Rules of the breakfast buffet

Make the most of the brekky that keeps on giving

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Some canny tips on how to negotiate those impressive all-you-can spreads.


WHEN in early 2021 I stayed at the historic Esplanade Hotel in Fremantle, I was surprised to find it offered a breakfast buffet. When the pandemic hit in 2020, such buffets quickly disappeared from view and many assumed they'd never return.

After all, many hotel breakfast buffets are disappointing. The best of them present delightful cold buffet items alongside hot dishes cooked to order; but the worst have steaming bains-marie of soggy hash browns, sweaty bacon and lumpy scrambled eggs. Perhaps we wouldn't miss them once they were gone?

Wrong. As time progressed and lockdown restrictions eased, travellers pestered Australian hotels to bring back their buffets; and many have now obliged.

Given the unexpected durability of this hotel institution, I've devised some rules to get the best from the all-you-can-eat experience:

1. Forget the cereal. Are you going to pay good money for a big cooked buffet spread, then eat something that came out of a box? The carbs will make you too full to fully enjoy the hot dishes anyway. Face it, you can eat cereal anytime at home.

2. Ask for an omelette. Even if there's no omelette station or any sign saying "Ask us to make your eggs the way you like them", if you ask for an omelette the hotel kitchen will often make one. I suspect the cooks get bored and welcome the change of routine. It has to better than rubbery bain-marie eggs, right?

3. Start toasting immediately. There's nothing worse than gathering up a hot plateful of foodstuffs, only to realise you don't have any toast to go with them. Always place two slices in the communal toaster the moment you arrive, so it'll be ready when you are (and turn the heat dial up, it's always set too low).

4. Don't get excited about the coffee. The brewed coffee that's inevitably included with a buffet breakfast won't be great. Mind you, some upmarket hotels will include a proper barista-poured espresso with the buffet nowadays, so it doesn't hurt to ask.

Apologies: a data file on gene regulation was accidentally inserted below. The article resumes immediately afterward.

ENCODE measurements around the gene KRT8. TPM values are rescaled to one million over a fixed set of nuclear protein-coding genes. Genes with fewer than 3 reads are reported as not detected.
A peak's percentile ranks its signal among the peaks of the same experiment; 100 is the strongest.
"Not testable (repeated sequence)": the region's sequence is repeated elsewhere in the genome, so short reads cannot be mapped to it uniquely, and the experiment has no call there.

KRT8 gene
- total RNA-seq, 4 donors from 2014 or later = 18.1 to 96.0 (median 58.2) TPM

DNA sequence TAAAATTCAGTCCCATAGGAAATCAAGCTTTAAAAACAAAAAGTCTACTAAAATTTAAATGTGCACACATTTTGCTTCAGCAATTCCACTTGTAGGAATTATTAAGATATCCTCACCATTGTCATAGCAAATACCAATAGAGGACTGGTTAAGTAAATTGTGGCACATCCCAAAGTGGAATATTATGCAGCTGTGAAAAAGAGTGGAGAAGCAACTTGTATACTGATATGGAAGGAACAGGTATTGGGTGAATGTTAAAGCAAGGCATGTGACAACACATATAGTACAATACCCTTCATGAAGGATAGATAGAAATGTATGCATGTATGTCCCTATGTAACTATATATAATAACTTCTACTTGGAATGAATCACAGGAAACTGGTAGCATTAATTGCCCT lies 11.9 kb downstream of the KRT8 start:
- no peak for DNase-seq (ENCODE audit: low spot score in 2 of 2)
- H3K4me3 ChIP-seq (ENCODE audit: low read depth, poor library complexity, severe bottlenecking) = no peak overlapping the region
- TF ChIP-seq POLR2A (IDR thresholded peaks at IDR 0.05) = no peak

5. Look for local specialties. It's easy to default to bacon and eggs but it's worth seeing if the hotel has added anything more interesting to the buffet. When I stayed at the Cape Grace Hotel in Cape Town, South Africa, in 2018, I made a beeline for items such as South African cheeses, and the zucchini and sweet potato hash browns with smoortjie (a thick tomato and onion sauce, a local favourite).

6. Take a few items for later. I've occasionally wondered if it's OK to abstract a few items from the breakfast buffet to eat later in the day. Talking to other travellers, the consensus is that easily portable items such as fruit or a pot of yoghurt are fine; sausages and beans, not so much.

I've occasionally made stealthy sandwiches from breakfast buffet items with the intention of having them later for lunch, particularly in Central Europe, where hotels lay out an impressive spread of breads, cold cuts and cheeses.

I remember one day in particular, travelling from eastern Germany to Poland. As it was a complicated trip involving three trains and I had no idea of the availability of food along the way, I quietly created some breakfast buffet sandwiches at my Leipzig hotel and packed them into my luggage.

Two train trips later, I was sitting on the platform at the obscure Polish town of ary. It was a sunny day, my next train was due shortly, and I had sandwiches to enjoy as I waited for it to arrive.

Thanks hotel buffet, your loss was my gain.

Tim Richards writes about travel at